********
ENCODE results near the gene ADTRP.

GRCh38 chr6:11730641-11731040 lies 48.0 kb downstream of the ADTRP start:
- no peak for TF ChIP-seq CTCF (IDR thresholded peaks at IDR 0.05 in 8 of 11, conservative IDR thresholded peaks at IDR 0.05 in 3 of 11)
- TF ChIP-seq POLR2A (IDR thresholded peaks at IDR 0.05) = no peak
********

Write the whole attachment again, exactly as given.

ENCODE results near the gene ADTRP.

GRCh38 chr6:11730641-11731040 lies 48.0 kb downstream of the ADTRP start:
- no peak for TF ChIP-seq CTCF (IDR thresholded peaks at IDR 0.05 in 8 of 11, conservative IDR thresholded peaks at IDR 0.05 in 3 of 11)
- TF ChIP-seq POLR2A (IDR thresholded peaks at IDR 0.05) = no peak